CM . . .
. Volume XXII Number 27. . . .March 18, 2016
Nicole Charles writes a social column for the Vancouver Post but desperately wants to cover “real news” and earn her place among the real reporters. This seems like a lesser possibility than ever after her boss tells her that they’re downsizing and Nicole will have to work from home. Thankful she even has a job, Nicole uses the money the paper gives her to set up an office in her apartment and to buy an old desk at an auction. While Nicole’s bidding against a man at the auction, the police come in and arrest him. Nicole doesn’t have to look for a hot news story it’s found her.
The desk is auctioned again after the man’s arrest, and Nicole wants the desk more than ever. She gets it for a great price, but, because her debit card won’t work, she has to ask her mother to come down and pay for it. Once Nicole gets the unexpectedly heavy desk home, she calls her brother, Kyle, to help open one of the drawers that is locked solid. Prying open the drawer, they discover several priceless bottles of vintage wine wrapped in paper. Was this why the man was bidding against her? With some onsite investigation at the auction house and several calls to Nicole’s friend at the police station, Nicole learns the name of the arrested man, Joseph MacLeish. To her surprise, she knows him, and he was, in fact, her brother’s best friend when they were kids.
As Nicole continues to search for answers, her parent’s house is broken into. Nothing is taken, however, but it is clear that the criminals found out who paid for the desk and went looking for the secret contents. After much investigation, Nicole concludes that Joseph is not responsible for the break-in her parent’s house and that there is a deeper, more sinister link to the mafia.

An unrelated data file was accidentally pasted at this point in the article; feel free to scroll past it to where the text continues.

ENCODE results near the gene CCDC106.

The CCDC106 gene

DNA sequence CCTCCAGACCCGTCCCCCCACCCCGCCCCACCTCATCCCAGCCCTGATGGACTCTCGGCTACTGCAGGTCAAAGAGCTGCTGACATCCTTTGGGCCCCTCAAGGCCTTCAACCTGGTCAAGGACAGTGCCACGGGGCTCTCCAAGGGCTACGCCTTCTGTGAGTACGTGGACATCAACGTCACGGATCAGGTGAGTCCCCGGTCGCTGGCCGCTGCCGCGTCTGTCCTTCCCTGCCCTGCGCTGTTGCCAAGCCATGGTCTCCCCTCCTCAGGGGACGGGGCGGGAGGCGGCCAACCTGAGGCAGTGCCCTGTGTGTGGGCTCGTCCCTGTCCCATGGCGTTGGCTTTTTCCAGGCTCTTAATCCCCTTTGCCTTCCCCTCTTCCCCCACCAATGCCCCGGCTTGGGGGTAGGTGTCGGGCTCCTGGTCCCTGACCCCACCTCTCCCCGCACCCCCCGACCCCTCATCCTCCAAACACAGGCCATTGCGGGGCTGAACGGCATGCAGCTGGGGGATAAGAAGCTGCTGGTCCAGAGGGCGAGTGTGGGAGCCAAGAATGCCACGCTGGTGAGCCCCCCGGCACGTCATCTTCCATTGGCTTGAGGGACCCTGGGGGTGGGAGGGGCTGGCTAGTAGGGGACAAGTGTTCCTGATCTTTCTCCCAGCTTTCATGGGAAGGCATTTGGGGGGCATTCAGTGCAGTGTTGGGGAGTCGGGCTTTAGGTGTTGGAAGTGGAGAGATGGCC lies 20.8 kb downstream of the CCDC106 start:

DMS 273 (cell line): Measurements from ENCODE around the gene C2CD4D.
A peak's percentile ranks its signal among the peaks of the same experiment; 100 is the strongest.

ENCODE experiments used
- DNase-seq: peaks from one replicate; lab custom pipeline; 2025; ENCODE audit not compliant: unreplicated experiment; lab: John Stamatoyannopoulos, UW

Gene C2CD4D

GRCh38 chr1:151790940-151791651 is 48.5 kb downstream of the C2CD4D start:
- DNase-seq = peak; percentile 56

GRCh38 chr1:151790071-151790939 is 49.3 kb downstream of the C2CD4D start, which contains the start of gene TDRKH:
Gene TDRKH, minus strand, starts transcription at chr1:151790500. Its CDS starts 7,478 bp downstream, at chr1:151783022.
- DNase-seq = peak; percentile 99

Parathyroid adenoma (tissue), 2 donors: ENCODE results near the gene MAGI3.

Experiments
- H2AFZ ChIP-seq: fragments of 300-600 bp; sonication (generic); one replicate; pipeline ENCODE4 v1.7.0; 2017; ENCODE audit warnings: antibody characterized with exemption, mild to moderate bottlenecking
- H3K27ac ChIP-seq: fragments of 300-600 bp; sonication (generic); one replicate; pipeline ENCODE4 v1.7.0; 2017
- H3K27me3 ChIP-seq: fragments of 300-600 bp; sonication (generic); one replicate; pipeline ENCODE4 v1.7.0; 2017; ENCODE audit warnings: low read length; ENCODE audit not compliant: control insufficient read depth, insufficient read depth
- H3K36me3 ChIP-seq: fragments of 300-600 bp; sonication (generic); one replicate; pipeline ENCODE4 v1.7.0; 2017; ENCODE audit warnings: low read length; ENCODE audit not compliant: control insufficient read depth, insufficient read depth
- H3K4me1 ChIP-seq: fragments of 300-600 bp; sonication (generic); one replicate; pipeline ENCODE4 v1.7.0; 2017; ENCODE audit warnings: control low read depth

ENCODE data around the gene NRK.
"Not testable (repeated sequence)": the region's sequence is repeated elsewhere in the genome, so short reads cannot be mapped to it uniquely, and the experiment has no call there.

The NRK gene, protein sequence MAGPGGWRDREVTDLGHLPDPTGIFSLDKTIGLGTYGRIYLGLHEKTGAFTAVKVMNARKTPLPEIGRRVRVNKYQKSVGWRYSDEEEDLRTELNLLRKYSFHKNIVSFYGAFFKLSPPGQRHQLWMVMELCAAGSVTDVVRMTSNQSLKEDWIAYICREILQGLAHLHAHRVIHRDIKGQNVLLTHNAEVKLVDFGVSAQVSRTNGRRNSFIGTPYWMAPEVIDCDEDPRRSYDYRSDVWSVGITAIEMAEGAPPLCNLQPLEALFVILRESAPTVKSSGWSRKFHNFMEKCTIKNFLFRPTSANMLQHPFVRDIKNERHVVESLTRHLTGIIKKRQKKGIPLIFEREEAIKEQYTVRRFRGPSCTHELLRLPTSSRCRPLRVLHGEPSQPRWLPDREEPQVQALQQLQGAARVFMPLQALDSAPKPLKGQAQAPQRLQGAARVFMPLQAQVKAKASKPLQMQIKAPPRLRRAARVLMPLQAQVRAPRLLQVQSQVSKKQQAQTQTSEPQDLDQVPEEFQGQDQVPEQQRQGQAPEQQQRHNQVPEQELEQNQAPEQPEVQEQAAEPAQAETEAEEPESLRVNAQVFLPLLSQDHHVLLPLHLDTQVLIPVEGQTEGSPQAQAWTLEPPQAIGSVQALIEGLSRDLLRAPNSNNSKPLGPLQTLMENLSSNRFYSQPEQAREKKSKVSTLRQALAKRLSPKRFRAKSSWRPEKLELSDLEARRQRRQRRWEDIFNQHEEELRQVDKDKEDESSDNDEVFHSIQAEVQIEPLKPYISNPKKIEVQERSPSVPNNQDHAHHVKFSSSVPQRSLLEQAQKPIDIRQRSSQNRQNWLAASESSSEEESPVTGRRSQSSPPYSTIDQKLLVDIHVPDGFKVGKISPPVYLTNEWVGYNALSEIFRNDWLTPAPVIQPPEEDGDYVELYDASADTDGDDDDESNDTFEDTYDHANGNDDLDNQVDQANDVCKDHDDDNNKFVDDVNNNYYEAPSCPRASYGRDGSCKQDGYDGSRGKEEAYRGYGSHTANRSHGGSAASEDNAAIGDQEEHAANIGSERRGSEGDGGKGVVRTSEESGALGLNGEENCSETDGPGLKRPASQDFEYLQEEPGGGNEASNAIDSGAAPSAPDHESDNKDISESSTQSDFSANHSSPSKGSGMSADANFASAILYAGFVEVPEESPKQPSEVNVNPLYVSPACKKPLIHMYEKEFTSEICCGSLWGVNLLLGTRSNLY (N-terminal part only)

Nicole calls her friend at the police station to relay her suspicions, but with no real evidence to back up her claims, her friend says she can’t help. Nicole returns home, but just as she enters the door, intruders that are already in her apartment attack her. Moments pass, and Nicole hears sirens.
Nicole’s friend at the police station did a little investigating of her own and found links to Nicole’s story. The mafia wasn’t interested in the wine, but in the paper the wine was wrapped in – valuable stock certificates. Knowing that Nicole might be in danger, she sent the police to her apartment. Just in time, the intruders are arrested, and Nicole’s story comes together.
When Blood Lies is a fast paced crime novel, complete with surprising twists. As a “Nicole Charles Mystery”, Richards does a solid job of continuing Nicole’s character from the other novels. However, the opening of the novel does provide some background so that the reader would not have to have read previous novels to understand Nicole’s situation as a struggling reporter.
Among the novel’s strengths is the fact that it uses simple language, but it still tells a ‘grown-up’ story. For struggling readers or those who are looking for a quick action filled story, When Blood Lies hits the mark. The story moves quickly, but the links among events are believable. Almost all of the ‘loose ends’ are logically explained, but there is one unanswered question about the desk’s hidden contents. Despite this fact, the close of the novel is satisfying and the answer to the remaining question remains a mystery.
Penta Ledger is a teacher librarian at Gravenhurst High School in Gravenhurst, ON.
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Copyright © the Manitoba Library Association. Reproduction for personal use is permitted only if this copyright notice is maintained. Any other reproduction is prohibited without permission.